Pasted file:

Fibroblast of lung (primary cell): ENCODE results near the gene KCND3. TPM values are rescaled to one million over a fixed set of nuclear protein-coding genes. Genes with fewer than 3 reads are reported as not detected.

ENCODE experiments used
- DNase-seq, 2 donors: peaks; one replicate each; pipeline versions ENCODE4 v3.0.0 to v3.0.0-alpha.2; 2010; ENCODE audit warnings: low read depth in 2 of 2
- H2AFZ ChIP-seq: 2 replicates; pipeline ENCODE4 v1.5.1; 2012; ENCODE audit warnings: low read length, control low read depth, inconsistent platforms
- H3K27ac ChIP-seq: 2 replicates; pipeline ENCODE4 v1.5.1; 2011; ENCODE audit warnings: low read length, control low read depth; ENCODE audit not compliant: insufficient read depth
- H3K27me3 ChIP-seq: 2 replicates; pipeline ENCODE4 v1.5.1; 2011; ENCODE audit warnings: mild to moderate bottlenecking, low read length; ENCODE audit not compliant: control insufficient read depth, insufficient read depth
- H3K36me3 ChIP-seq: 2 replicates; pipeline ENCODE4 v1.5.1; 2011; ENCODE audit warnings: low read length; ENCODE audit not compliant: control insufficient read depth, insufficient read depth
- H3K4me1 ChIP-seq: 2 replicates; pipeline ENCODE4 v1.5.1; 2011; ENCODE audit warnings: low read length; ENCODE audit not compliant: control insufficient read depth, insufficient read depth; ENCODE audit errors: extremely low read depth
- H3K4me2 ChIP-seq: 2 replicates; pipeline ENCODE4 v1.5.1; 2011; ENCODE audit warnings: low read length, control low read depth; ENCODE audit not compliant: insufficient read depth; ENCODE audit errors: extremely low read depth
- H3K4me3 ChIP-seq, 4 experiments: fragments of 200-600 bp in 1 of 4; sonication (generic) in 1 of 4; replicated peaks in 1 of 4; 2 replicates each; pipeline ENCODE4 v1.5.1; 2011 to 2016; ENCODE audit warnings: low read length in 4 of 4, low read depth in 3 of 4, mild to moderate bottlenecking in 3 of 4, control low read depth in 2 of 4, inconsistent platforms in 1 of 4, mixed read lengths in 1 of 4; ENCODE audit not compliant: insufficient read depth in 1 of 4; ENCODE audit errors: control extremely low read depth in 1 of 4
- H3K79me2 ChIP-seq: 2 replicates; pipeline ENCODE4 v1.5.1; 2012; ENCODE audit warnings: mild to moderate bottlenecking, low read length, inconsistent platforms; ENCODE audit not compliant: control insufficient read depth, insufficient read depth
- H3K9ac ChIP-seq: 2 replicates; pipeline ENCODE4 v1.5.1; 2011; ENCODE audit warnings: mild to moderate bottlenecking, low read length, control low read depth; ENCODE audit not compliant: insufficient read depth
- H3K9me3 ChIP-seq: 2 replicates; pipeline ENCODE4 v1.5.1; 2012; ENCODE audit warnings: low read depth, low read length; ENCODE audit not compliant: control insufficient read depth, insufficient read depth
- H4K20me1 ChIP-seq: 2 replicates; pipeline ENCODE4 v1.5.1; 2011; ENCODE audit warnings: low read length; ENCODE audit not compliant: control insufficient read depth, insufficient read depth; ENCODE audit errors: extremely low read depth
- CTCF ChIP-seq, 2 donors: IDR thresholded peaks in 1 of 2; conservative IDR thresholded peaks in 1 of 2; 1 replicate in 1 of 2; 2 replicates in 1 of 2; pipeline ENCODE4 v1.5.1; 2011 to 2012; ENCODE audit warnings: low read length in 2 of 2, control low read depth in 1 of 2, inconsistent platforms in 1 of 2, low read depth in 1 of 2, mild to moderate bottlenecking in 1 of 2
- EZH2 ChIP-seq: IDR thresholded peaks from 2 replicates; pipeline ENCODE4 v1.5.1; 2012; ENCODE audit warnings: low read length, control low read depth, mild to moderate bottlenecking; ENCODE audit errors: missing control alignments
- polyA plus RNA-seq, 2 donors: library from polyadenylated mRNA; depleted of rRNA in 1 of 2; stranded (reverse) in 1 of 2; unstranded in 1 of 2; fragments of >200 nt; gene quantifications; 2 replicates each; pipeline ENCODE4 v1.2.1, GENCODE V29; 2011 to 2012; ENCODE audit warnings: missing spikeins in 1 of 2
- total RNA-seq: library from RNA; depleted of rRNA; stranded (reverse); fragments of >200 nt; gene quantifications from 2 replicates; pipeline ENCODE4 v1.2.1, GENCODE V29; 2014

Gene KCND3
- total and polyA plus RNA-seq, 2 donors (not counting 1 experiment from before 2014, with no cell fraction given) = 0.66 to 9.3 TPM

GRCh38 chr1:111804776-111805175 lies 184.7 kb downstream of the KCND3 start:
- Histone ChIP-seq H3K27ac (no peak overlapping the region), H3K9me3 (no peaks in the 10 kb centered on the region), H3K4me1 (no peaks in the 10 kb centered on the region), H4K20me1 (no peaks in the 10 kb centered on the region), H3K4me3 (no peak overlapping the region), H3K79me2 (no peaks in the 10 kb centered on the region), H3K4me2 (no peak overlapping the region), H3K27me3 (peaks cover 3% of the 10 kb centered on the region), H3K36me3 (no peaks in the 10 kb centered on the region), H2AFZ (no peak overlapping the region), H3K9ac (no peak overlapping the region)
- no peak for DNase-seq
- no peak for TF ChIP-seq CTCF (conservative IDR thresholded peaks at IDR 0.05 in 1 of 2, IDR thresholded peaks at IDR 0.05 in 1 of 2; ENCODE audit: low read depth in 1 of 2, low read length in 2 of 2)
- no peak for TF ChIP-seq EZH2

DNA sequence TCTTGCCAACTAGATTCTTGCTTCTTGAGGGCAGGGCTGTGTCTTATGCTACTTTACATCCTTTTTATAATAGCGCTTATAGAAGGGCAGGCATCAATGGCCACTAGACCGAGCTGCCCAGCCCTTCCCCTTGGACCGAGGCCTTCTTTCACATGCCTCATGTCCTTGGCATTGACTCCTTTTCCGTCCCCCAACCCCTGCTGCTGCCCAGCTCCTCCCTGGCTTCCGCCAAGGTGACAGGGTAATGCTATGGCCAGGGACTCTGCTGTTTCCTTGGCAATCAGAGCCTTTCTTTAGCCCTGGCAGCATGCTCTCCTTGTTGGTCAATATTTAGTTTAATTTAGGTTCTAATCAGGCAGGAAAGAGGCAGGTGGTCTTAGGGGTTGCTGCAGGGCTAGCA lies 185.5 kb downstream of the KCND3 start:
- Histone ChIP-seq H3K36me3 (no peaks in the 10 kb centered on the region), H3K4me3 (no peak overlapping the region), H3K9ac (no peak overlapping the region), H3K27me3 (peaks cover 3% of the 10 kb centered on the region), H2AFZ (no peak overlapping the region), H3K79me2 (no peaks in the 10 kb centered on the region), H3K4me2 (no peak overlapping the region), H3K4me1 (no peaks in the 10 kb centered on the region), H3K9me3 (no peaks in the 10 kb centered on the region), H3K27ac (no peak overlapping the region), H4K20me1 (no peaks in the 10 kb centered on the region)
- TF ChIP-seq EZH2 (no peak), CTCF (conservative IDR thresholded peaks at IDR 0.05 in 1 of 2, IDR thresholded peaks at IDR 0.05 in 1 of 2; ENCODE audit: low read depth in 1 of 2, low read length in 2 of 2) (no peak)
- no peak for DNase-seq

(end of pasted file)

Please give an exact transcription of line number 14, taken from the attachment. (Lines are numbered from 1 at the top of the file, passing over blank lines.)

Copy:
- H4K20me1 ChIP-seq: 2 replicates; pipeline ENCODE4 v1.5.1; 2011; ENCODE audit warnings: low read length; ENCODE audit not compliant: control insufficient read depth, insufficient read depth; ENCODE audit errors: extremely low read depth